Renowned scholar, activist and intellectual, Professor Edward W. Said, 67, died Thursday morning after a decade-long battle with leukemia. His death comes just days before the third anniversary of the Palestinian Intifada, or uprising. He had been diagnosed with cancer during the Persian Gulf War. The past decade he fought tirelessly against both the cancer and the war.
Said, a Palestinian-American, was known throughout the world as a leading thinker, and there are few fields of intellectual endeavor that have been untouched by his contributions.
He was a Professor of English and Comparative Literature at Columbia University and the author of over a dozen books, including Peace and its Discontents: Essays on Palestine in the Middle East Peace Process, Culture and Imperialism and Orientalism. His writings have been translated into 26 languages. He was a frequent guest on Democracy Now! and other Pacifica programs and a great fighter for voiceless victims around the world. [Includes transcript]
Said was born in Jerusalem on November 1, 1935, when it was under British control. He grew up in Cairo. At the age of 17, he was sent to the United States as a student. He received a bachelor’s degree from Princeton in 1957 and a master’s and Ph.D. from Harvard, in 1960 and 1964.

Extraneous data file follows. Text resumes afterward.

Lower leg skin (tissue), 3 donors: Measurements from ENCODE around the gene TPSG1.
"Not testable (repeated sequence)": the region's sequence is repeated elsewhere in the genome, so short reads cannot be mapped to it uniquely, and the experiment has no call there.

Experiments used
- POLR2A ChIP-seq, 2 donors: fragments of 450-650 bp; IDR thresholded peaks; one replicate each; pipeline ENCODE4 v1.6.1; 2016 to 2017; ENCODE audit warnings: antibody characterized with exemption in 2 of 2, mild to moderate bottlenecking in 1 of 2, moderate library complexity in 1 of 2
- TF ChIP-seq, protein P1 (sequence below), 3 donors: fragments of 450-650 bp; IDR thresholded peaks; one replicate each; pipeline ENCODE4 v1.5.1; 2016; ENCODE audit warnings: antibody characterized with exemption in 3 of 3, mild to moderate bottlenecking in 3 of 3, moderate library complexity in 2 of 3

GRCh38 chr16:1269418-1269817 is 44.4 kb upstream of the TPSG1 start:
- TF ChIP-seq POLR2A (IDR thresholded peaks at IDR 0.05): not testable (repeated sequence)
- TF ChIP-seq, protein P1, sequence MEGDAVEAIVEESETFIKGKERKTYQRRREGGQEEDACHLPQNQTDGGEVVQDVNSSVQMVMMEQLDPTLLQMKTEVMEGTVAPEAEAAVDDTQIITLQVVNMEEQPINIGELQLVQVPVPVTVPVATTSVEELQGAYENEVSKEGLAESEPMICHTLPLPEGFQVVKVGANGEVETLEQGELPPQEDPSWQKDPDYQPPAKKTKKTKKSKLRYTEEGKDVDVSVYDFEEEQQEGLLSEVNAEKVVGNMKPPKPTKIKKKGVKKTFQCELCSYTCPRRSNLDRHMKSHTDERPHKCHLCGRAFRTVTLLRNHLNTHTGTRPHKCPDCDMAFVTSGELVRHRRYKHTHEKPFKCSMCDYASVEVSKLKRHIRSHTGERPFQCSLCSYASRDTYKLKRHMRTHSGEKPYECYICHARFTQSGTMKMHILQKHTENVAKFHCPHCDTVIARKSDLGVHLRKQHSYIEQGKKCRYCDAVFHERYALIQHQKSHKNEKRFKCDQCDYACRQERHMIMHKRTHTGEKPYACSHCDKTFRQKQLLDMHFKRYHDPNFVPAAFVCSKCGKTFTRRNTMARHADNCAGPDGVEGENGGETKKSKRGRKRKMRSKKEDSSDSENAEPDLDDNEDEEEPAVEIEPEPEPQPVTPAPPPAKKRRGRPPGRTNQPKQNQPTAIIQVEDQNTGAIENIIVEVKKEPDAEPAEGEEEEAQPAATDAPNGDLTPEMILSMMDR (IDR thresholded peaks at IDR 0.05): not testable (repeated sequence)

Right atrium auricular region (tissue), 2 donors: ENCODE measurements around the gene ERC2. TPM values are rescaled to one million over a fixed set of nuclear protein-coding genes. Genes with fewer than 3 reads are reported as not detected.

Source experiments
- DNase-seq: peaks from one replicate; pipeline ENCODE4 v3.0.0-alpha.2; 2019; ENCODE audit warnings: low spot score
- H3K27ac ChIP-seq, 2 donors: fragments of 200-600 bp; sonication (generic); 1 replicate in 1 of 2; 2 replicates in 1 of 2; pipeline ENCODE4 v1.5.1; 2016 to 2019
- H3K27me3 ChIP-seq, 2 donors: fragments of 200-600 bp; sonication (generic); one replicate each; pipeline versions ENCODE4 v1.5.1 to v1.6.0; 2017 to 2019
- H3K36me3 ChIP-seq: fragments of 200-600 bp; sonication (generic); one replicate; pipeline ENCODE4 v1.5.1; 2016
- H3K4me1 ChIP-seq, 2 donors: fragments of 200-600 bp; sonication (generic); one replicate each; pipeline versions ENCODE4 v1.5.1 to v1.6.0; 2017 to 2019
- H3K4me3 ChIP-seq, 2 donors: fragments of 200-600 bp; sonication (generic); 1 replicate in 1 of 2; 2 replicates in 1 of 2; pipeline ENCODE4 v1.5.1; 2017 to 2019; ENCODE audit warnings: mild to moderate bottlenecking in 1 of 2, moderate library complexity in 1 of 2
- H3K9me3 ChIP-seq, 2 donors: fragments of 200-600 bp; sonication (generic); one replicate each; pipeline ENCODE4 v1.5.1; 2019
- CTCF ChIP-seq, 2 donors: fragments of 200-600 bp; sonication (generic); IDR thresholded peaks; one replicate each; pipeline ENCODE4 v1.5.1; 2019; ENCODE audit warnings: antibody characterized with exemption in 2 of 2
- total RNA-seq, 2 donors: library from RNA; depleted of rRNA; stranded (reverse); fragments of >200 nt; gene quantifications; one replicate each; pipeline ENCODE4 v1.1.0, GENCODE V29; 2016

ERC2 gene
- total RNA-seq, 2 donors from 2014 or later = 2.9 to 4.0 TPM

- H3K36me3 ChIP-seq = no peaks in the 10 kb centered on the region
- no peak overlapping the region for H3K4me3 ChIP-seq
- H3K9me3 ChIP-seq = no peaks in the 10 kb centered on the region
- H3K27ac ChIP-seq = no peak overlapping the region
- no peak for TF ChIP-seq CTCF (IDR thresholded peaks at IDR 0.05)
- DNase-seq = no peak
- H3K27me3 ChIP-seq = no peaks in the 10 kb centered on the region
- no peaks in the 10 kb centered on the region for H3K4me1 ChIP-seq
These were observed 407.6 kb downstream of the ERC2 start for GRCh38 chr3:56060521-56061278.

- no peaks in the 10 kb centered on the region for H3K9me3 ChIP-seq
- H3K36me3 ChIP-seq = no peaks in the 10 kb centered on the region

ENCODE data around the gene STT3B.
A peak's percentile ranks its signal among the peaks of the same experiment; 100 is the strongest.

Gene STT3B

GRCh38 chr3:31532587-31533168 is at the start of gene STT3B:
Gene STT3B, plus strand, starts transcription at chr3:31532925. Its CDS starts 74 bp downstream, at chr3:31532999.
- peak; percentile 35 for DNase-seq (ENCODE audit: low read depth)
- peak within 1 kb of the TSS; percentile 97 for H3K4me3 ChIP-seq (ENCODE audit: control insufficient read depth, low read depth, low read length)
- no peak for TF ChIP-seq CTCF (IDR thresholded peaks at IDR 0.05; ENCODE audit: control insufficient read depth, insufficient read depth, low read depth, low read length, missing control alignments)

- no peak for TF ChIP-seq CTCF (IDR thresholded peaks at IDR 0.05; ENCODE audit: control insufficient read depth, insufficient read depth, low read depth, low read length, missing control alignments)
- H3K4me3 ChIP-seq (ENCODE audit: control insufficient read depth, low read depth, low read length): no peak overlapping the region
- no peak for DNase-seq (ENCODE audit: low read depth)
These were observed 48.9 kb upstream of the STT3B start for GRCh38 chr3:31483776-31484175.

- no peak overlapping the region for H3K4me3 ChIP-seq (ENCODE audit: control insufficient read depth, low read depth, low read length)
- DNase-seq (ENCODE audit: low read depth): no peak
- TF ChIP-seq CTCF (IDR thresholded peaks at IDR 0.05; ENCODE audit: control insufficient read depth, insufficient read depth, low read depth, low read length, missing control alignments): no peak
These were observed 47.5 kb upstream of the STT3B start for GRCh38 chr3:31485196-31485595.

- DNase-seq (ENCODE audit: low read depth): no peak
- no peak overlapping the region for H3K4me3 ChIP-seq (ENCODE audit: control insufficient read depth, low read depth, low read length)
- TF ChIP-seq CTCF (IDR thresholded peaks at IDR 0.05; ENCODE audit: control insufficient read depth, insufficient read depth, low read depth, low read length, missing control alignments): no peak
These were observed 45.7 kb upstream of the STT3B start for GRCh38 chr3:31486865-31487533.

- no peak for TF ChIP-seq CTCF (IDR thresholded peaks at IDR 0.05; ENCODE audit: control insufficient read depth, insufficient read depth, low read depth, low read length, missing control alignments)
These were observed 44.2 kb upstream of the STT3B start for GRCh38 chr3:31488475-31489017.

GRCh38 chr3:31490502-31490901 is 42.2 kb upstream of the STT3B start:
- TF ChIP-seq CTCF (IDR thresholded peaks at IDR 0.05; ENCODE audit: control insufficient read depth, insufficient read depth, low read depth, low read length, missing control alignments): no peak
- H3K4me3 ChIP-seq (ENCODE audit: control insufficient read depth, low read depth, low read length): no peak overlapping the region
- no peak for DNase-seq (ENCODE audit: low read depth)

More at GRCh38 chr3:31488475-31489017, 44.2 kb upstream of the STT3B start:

The 1967 Arab-Israeli war stirred him to political activism. When Israeli Prime Minister Golda Meir infamously declared in 1969, "There are no Palestinians," Said decided to take on "the slightly preposterous challenge of disproving her, of beginning to articulate a history of loss and dispossession that had to be extricated, minute by minute, word by word, inch by inch."
He was an eloquent voice for justice throughout the Palestinian struggle and noted as one of the foremost intellectuals on the Middle East and colonialism.
Because of his advocacy for Palestinian self-determination and his membership in the Palestine National Council, Said was not allowed by Israel to visit Palestine until several years ago.
A prolific scholar and intellectual, Said was also an acomplished concert pianist and music critic and was fluent in Arabic and French.
Today we spend the hour listening to Edward Said in his own words. We play a speech he gave on June 15, at the American Arab Anti-Discrimination Committee’s annual conference. It was one of his last major addresses.
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